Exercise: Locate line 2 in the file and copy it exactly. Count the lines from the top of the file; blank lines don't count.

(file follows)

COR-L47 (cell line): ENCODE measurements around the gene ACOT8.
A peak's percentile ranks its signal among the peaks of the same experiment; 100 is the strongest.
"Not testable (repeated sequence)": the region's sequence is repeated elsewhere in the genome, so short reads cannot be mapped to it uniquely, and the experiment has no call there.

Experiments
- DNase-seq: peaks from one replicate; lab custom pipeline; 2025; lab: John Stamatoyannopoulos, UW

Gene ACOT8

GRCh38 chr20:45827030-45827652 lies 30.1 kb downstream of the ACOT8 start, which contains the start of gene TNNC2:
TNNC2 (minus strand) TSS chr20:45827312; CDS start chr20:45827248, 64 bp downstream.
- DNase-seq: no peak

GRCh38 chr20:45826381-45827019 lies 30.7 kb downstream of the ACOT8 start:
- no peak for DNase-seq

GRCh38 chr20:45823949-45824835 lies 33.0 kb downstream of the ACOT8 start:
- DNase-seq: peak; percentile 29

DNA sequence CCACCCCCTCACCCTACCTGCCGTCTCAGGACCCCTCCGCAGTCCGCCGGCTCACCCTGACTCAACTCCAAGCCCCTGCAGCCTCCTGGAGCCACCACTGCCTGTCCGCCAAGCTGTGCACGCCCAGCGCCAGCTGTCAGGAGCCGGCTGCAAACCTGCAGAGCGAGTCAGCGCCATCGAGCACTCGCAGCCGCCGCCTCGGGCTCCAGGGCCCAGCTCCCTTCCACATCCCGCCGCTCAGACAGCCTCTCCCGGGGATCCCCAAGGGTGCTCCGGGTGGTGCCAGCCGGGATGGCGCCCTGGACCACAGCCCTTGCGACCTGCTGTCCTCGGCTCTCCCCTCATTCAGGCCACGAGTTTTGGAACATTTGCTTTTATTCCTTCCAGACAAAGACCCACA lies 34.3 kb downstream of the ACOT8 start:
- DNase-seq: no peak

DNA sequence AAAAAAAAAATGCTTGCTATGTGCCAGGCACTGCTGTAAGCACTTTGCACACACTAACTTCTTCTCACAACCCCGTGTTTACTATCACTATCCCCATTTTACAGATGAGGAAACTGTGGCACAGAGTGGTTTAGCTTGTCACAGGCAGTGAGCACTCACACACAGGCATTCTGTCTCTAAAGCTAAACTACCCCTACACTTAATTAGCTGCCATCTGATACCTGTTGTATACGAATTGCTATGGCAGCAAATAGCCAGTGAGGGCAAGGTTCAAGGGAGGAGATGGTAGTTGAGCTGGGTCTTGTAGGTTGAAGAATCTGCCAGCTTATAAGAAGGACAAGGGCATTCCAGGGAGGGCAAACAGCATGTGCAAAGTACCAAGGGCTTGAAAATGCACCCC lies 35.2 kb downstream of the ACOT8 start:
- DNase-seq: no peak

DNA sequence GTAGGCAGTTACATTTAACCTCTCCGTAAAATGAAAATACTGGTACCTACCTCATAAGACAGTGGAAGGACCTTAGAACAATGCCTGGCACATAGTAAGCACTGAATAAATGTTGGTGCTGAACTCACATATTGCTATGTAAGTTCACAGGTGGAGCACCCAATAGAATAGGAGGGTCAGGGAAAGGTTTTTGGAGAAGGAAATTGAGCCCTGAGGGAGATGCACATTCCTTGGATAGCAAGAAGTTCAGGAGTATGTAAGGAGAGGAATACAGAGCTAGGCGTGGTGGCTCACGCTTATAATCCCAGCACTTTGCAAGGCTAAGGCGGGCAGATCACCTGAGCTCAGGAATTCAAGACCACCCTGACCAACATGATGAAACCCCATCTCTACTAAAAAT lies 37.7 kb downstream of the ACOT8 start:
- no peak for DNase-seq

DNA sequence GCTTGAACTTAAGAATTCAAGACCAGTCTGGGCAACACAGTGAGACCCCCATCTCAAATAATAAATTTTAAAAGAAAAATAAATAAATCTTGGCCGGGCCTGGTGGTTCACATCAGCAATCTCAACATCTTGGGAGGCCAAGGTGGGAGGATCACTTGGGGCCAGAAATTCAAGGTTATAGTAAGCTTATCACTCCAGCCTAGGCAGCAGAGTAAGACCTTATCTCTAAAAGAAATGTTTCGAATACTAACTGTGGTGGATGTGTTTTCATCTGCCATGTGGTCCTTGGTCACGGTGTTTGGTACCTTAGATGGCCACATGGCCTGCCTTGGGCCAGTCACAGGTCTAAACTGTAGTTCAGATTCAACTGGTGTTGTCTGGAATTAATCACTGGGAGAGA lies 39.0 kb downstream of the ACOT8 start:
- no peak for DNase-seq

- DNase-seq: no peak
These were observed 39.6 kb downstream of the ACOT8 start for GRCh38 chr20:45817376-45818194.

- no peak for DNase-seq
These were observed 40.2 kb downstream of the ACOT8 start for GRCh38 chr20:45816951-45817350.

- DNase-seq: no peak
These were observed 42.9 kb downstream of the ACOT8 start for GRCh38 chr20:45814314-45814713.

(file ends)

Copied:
A peak's percentile ranks its signal among the peaks of the same experiment; 100 is the strongest.